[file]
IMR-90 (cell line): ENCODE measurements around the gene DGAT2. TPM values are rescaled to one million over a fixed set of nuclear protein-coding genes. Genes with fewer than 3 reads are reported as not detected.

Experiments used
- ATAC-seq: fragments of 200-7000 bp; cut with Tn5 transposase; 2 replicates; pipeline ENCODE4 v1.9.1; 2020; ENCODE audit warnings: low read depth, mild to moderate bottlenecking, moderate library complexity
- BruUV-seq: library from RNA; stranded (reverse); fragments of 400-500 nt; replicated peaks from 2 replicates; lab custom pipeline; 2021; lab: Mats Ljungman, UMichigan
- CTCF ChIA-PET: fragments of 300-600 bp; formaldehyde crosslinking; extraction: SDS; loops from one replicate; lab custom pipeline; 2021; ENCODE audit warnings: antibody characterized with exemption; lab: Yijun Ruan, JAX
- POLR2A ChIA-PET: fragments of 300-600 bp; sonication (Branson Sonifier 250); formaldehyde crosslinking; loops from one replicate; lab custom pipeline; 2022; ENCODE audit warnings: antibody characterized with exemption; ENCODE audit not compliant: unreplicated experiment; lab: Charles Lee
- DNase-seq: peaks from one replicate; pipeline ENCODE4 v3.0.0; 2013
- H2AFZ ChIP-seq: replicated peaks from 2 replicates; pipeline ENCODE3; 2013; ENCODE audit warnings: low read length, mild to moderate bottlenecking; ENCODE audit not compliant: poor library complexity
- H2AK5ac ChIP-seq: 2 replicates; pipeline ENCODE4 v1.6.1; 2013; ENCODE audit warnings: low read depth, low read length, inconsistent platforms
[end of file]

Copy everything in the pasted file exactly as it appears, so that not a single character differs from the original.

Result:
IMR-90 (cell line): ENCODE measurements around the gene DGAT2. TPM values are rescaled to one million over a fixed set of nuclear protein-coding genes. Genes with fewer than 3 reads are reported as not detected.

Experiments used
- ATAC-seq: fragments of 200-7000 bp; cut with Tn5 transposase; 2 replicates; pipeline ENCODE4 v1.9.1; 2020; ENCODE audit warnings: low read depth, mild to moderate bottlenecking, moderate library complexity
- BruUV-seq: library from RNA; stranded (reverse); fragments of 400-500 nt; replicated peaks from 2 replicates; lab custom pipeline; 2021; lab: Mats Ljungman, UMichigan
- CTCF ChIA-PET: fragments of 300-600 bp; formaldehyde crosslinking; extraction: SDS; loops from one replicate; lab custom pipeline; 2021; ENCODE audit warnings: antibody characterized with exemption; lab: Yijun Ruan, JAX
- POLR2A ChIA-PET: fragments of 300-600 bp; sonication (Branson Sonifier 250); formaldehyde crosslinking; loops from one replicate; lab custom pipeline; 2022; ENCODE audit warnings: antibody characterized with exemption; ENCODE audit not compliant: unreplicated experiment; lab: Charles Lee
- DNase-seq: peaks from one replicate; pipeline ENCODE4 v3.0.0; 2013
- H2AFZ ChIP-seq: replicated peaks from 2 replicates; pipeline ENCODE3; 2013; ENCODE audit warnings: low read length, mild to moderate bottlenecking; ENCODE audit not compliant: poor library complexity
- H2AK5ac ChIP-seq: 2 replicates; pipeline ENCODE4 v1.6.1; 2013; ENCODE audit warnings: low read depth, low read length, inconsistent platforms